Frank had noticed the cucumbers, lovely dark green bumpy things, and they talk about that for a bit -- Meredith is thinking the harvest will be soon and would love for Frank and a few others to come over to a home-grown dinner. Frank is nervous and sweating a bit -- well, put that down to the humidity, which the air-conditioning at Max's does little to mitigate -- and is happy to see the waitress approach with plates of noodles.

posted evening of July 23rd, 2005: Respond
➳ More posts about Writing Projects

Memory

I am reading now "A Personal Anthology" of Borges' work, a book of which the author says in the prologue, "I should like to be judged by it, justified or reoroved by it." I'm surprised to find so much in it that is new to me -- I knew I knew nothing of Borges the poet; my imagined familiarity with his short stories is being disproved as well. Of the first 7 pieces (2 poems, 5 stories) I knew only 2 and possibly only 1 before now -- "Death and the Compass" seems like something I've read before but I could not say where or when.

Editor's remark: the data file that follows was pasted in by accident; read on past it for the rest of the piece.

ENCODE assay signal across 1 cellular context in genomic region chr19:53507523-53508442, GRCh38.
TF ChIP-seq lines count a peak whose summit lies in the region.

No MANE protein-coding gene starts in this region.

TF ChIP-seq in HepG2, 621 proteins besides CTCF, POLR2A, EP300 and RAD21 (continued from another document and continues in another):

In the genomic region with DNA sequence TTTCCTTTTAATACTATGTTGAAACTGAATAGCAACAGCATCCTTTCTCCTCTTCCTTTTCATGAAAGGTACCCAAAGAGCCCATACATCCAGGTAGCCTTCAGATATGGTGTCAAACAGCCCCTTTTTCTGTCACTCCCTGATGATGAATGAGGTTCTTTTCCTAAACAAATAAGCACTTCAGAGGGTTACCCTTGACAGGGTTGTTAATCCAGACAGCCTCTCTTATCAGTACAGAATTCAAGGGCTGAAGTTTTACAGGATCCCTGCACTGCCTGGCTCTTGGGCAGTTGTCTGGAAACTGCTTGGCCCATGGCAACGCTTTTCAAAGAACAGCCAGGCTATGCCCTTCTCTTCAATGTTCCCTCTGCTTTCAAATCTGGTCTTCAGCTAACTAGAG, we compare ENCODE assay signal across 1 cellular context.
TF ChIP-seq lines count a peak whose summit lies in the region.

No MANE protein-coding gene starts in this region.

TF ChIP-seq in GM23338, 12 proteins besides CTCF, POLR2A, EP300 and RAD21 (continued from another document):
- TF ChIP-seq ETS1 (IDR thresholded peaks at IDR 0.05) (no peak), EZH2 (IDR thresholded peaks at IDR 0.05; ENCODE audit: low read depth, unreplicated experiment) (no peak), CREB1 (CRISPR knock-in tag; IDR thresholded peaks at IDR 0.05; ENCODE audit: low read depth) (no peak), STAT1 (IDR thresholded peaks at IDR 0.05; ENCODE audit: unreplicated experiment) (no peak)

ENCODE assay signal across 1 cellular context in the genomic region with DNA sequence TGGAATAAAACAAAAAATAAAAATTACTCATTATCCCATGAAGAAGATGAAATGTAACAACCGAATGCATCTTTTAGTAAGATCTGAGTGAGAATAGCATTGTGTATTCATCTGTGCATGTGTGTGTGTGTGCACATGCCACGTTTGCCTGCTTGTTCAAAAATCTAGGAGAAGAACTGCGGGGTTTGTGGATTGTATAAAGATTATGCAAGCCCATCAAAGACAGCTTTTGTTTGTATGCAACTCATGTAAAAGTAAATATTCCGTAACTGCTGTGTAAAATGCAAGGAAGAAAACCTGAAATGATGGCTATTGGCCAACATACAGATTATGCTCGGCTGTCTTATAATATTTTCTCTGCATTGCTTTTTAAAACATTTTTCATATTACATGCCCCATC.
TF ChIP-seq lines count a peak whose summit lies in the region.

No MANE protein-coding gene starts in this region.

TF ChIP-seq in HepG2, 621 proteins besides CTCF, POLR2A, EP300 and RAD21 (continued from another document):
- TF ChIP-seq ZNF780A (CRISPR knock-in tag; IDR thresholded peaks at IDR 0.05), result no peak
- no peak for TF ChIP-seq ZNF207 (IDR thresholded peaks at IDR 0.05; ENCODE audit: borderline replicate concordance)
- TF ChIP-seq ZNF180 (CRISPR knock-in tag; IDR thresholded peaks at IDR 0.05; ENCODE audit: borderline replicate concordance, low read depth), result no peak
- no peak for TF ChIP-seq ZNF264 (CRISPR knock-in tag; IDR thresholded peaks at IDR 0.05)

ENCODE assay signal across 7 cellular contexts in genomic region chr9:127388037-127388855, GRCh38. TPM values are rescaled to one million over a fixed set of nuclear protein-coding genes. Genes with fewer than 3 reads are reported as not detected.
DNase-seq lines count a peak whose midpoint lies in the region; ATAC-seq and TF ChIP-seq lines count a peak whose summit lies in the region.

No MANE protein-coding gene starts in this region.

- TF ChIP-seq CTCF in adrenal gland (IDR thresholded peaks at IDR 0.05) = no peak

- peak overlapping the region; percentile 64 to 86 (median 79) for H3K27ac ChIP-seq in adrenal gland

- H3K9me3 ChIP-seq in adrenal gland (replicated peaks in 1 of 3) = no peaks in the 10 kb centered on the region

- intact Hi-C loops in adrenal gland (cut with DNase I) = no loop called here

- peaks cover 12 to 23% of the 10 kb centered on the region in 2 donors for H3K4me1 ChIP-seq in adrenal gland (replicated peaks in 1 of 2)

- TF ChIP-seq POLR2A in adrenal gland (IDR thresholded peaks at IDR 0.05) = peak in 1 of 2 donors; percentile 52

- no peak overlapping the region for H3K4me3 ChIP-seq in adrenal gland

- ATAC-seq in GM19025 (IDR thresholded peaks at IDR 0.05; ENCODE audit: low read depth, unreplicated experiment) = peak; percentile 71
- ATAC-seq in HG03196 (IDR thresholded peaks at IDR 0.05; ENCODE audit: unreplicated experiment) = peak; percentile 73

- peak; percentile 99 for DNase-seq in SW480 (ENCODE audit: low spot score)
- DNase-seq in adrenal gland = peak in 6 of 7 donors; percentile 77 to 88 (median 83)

So the seventh piece "Funes, the Memorious" is the first that I know well -- and as I read the first paragraph I see something brand new. The narrator remarks parenthetically, "I scarcely have the right to use this ghostly verb," meaning "remember", and suddenly I think about the similarity in form between "remember" and "dismember" and wonder how remembering somebody might involve reassembling the pieces of his corpse into a lifelike mannequin... Is this a false etymology? Let's see... Hm well yes, Etymology Online believes it is -- "member" in "remember" comes from "memor", "member" in "dismember" comes from "membrum". Still a nice conceit to base a poem on. Let's see if anyone has... Hm well somebody wrote an essay about it... somebody else wrote a punk rock album about it...